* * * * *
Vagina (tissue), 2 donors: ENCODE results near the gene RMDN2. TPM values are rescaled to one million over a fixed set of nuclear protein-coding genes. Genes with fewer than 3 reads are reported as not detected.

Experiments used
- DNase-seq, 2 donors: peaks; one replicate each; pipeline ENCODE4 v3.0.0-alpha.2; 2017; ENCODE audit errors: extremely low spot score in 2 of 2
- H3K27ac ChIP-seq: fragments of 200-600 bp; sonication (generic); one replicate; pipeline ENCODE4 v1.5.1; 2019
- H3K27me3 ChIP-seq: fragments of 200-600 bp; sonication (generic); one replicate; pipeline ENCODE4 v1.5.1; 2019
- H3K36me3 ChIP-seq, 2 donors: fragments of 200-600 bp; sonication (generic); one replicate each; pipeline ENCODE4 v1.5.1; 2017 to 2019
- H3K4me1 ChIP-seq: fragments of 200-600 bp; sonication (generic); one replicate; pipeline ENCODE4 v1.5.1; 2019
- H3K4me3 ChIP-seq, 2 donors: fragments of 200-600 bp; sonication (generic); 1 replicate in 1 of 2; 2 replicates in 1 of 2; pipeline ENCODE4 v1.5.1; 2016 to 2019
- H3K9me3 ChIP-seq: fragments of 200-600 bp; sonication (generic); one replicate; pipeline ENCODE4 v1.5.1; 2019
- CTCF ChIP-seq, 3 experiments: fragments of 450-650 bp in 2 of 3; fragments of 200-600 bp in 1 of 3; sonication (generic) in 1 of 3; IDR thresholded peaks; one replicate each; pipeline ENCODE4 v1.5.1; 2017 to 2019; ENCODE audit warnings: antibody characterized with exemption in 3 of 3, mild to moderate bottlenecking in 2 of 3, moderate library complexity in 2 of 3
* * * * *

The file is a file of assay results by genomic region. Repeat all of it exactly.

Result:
Vagina (tissue), 2 donors: ENCODE results near the gene RMDN2. TPM values are rescaled to one million over a fixed set of nuclear protein-coding genes. Genes with fewer than 3 reads are reported as not detected.

Experiments used
- DNase-seq, 2 donors: peaks; one replicate each; pipeline ENCODE4 v3.0.0-alpha.2; 2017; ENCODE audit errors: extremely low spot score in 2 of 2
- H3K27ac ChIP-seq: fragments of 200-600 bp; sonication (generic); one replicate; pipeline ENCODE4 v1.5.1; 2019
- H3K27me3 ChIP-seq: fragments of 200-600 bp; sonication (generic); one replicate; pipeline ENCODE4 v1.5.1; 2019
- H3K36me3 ChIP-seq, 2 donors: fragments of 200-600 bp; sonication (generic); one replicate each; pipeline ENCODE4 v1.5.1; 2017 to 2019
- H3K4me1 ChIP-seq: fragments of 200-600 bp; sonication (generic); one replicate; pipeline ENCODE4 v1.5.1; 2019
- H3K4me3 ChIP-seq, 2 donors: fragments of 200-600 bp; sonication (generic); 1 replicate in 1 of 2; 2 replicates in 1 of 2; pipeline ENCODE4 v1.5.1; 2016 to 2019
- H3K9me3 ChIP-seq: fragments of 200-600 bp; sonication (generic); one replicate; pipeline ENCODE4 v1.5.1; 2019
- CTCF ChIP-seq, 3 experiments: fragments of 450-650 bp in 2 of 3; fragments of 200-600 bp in 1 of 3; sonication (generic) in 1 of 3; IDR thresholded peaks; one replicate each; pipeline ENCODE4 v1.5.1; 2017 to 2019; ENCODE audit warnings: antibody characterized with exemption in 3 of 3, mild to moderate bottlenecking in 2 of 3, moderate library complexity in 2 of 3